William Pesek is an award-winning Tokyo-based journalist and author of "Japanization: What the World Can Learn from Japan's Lost Decades."
It is almost as if COVID-19 were specially designed to wreck Cambodia's 2020.
Though the pandemic is causing serious pain everywhere, it is hitting every engine which would have allowed Cambodia to repeat its 7.1% growth last year. Now, the World Bank predicts a contraction of as much as 2.9% as the garment industry, tourism and construction go into reverse.
Yet that is not the worst news: the pandemic is also derailing Cambodia's plans to begin producing oil.
Achieving first oil, as energy aficionados say, was viewed as the economy's easiest way to escape poverty. For years now, Prime Minister Hun Sen has been betting on proceeds from the Apsara oil field off the nation's southwest coast. Billions of dollars of revenue would fill government coffers and, in theory, finance more rapid economic development.
Even as COVID-19 started to upend Southeast Asian growth, Phnom Penh could still look forward to tapping -- and monetizing -- an initial 30 million barrels, from a reserve of potentially 400 million barrels.
Then oil prices tanked. The drop from $68 per barrel of Brent crude at the start of 2020 to $40 now, via a mid-April low of less than $20, is partly the result of plunging demand from China, Cambodia's main benefactor. Even as the pandemic slows the timeline for producing oil this year as planned, the Chinese investment on which Cambodia relies is drying up.
Cambodia is a unique commodity tale. Normally, nations struggle to diversify away from oil. From Nigeria to Indonesia, governments have rarely done the job of sharing resource windfalls with the masses or investing them productively. Too often, that largesse just warps incentives and fuels corruption.
Cambodia's $24 billion economy is, comparably speaking, diverse already. Exporting oil is seen as a means of turbocharging growth. Yet the delay in getting things on stream is spotlighting the economy's underlying cracks -- faults the government hoped to paper over with oil proceeds.
Exhibit A: chronic graft. Under the authoritarian Hun Sen, in power since 1985 and a ruthless crusher of opposition, Cambodia is 162nd out of 180 governments in Transparency International's corruption perceptions index, on a par with Chad and Iraq.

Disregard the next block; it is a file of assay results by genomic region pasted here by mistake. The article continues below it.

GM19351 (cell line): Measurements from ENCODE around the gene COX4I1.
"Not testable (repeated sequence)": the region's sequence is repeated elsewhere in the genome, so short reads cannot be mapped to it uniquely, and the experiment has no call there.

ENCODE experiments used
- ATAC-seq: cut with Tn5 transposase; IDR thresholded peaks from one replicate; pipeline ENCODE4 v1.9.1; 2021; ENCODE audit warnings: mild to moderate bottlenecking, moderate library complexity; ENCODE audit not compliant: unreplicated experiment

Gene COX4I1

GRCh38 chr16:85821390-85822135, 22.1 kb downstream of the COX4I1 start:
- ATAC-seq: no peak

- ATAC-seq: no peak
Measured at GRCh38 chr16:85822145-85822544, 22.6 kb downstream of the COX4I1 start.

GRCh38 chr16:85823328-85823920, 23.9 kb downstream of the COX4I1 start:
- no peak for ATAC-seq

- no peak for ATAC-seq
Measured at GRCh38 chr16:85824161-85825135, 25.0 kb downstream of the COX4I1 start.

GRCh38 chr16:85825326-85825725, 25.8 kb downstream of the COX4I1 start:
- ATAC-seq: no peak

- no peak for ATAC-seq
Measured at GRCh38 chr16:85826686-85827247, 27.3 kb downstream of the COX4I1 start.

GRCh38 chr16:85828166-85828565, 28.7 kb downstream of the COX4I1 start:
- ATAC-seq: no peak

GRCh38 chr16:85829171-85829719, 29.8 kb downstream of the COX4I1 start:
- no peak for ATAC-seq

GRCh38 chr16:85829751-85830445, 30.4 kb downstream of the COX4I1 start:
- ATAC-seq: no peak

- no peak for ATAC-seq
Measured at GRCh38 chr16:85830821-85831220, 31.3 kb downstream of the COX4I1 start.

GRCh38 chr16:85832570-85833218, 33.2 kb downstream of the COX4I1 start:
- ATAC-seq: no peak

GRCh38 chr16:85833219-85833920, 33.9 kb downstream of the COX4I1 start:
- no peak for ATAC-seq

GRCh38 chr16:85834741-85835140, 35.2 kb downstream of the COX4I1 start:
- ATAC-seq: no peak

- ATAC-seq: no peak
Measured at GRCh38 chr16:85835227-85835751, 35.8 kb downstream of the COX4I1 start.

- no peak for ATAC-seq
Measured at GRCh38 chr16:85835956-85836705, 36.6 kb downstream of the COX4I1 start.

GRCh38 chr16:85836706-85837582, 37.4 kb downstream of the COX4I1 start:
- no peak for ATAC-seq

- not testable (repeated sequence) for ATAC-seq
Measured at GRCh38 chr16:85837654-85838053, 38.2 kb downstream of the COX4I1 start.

An opaque regulatory environment and bureaucracy have also hobbled the sector's development. Hun Sen's government ranks 144th in the World Bank's ease of doing business survey, behind Lebanon and Nicaragua. These inefficiencies are largely to blame for two decades of oil production delays.
That is why a who's-who of oil behemoths came, kicked the tires and left, including the U.S.'s Chevron, China Offshore Oil Corp., PTT of Thailand and PetroVietnam. Now, Cambodia is placing its chips on Singapore-based KrisEnergy to get the oil fields up and running.
Once the tankers and trucks are moving, Phnom Penh can put the nation on a stronger footing. It can start by narrowing a current-account deficit that is around 16% of gross domestic product. Hun Sen's government could shore up a health care system that is among Southeast Asia's worst, despite its coronavirus success so far.
The World Bank now worries that Cambodia faces the "greatest threat" to economic progress in three decades. The lending institution reckons Cambodia will probably experience its worst growth since 1994 -- a contraction of between 1% and 2.9%. It estimates that at least 1.76 million jobs are at risk.
Yet the knock-on effects of the pandemic could result in even bigger GDP losses. Along with blows to garments, tourism and construction, which account for almost 40% of all jobs, the World Bank expects remittances in Southeast Asia to fall 13% this year. Workers sending money home generates 5.9% of Cambodia's GDP.
Fewer inflows from China, Cambodia's top source of remittances and foreign direct investment, put the banking sector at risk. Nonperforming loans could increase in sectors from construction to real estate development to mortgages. The 47% annualized drop in steel imports in the first two months of the year augured poorly for demand in 2020 even before coronavirus.
So far, Hun Sen's government has earmarked $350 million in aid for vulnerable groups and modest wage subsidies. It will need to spend considerably more. Yet the delay in oil proceeds on which the government benchmarked 2020 policies is its own mini-crisis.
The strains can be seen at KrisEnergy headquarters. In 2014, it paid Chevron $65 million for a controlling stake in an oil field known as Block A. Now it is stumbling under a crushing debt load. It has had to divest from projects in Indonesia and Vietnam. Fitch Solutions, the research company, said: "The marked decline in oil prices since makes producing oil from Apsara more uneconomic than before."
The pandemic has merely exacerbated underlying problems that Hun Sen had 35 years in power to sort out. Thanks to his oil dreams, one of the world's longest-serving leaders is now flailing as the global economy takes a nightmarish turn. Rumors that oil would save the day have been greatly exaggerated.